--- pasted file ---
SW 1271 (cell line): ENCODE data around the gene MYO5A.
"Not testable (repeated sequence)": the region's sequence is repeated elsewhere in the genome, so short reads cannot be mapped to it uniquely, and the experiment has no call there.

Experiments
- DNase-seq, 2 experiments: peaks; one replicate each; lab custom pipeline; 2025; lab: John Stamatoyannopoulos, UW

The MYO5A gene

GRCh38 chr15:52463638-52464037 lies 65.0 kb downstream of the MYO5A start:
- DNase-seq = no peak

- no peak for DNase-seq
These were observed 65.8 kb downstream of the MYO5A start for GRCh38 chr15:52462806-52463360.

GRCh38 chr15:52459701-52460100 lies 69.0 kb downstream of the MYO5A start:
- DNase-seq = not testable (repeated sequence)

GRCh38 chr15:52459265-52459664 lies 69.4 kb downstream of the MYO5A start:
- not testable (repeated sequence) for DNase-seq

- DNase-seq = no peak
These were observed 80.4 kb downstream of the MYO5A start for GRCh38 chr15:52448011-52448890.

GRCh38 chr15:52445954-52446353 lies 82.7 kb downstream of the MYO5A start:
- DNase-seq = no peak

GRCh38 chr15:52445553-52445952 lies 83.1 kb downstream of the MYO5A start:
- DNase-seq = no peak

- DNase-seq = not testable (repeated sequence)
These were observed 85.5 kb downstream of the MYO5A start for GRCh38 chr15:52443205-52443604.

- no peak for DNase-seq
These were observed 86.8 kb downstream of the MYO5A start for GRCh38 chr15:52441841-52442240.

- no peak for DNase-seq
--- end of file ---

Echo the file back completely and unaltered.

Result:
SW 1271 (cell line): ENCODE data around the gene MYO5A.
"Not testable (repeated sequence)": the region's sequence is repeated elsewhere in the genome, so short reads cannot be mapped to it uniquely, and the experiment has no call there.

Experiments
- DNase-seq, 2 experiments: peaks; one replicate each; lab custom pipeline; 2025; lab: John Stamatoyannopoulos, UW

The MYO5A gene

GRCh38 chr15:52463638-52464037 lies 65.0 kb downstream of the MYO5A start:
- DNase-seq = no peak

- no peak for DNase-seq
These were observed 65.8 kb downstream of the MYO5A start for GRCh38 chr15:52462806-52463360.

GRCh38 chr15:52459701-52460100 lies 69.0 kb downstream of the MYO5A start:
- DNase-seq = not testable (repeated sequence)

GRCh38 chr15:52459265-52459664 lies 69.4 kb downstream of the MYO5A start:
- not testable (repeated sequence) for DNase-seq

- DNase-seq = no peak
These were observed 80.4 kb downstream of the MYO5A start for GRCh38 chr15:52448011-52448890.

GRCh38 chr15:52445954-52446353 lies 82.7 kb downstream of the MYO5A start:
- DNase-seq = no peak

GRCh38 chr15:52445553-52445952 lies 83.1 kb downstream of the MYO5A start:
- DNase-seq = no peak

- DNase-seq = not testable (repeated sequence)
These were observed 85.5 kb downstream of the MYO5A start for GRCh38 chr15:52443205-52443604.

- no peak for DNase-seq
These were observed 86.8 kb downstream of the MYO5A start for GRCh38 chr15:52441841-52442240.

- no peak for DNase-seq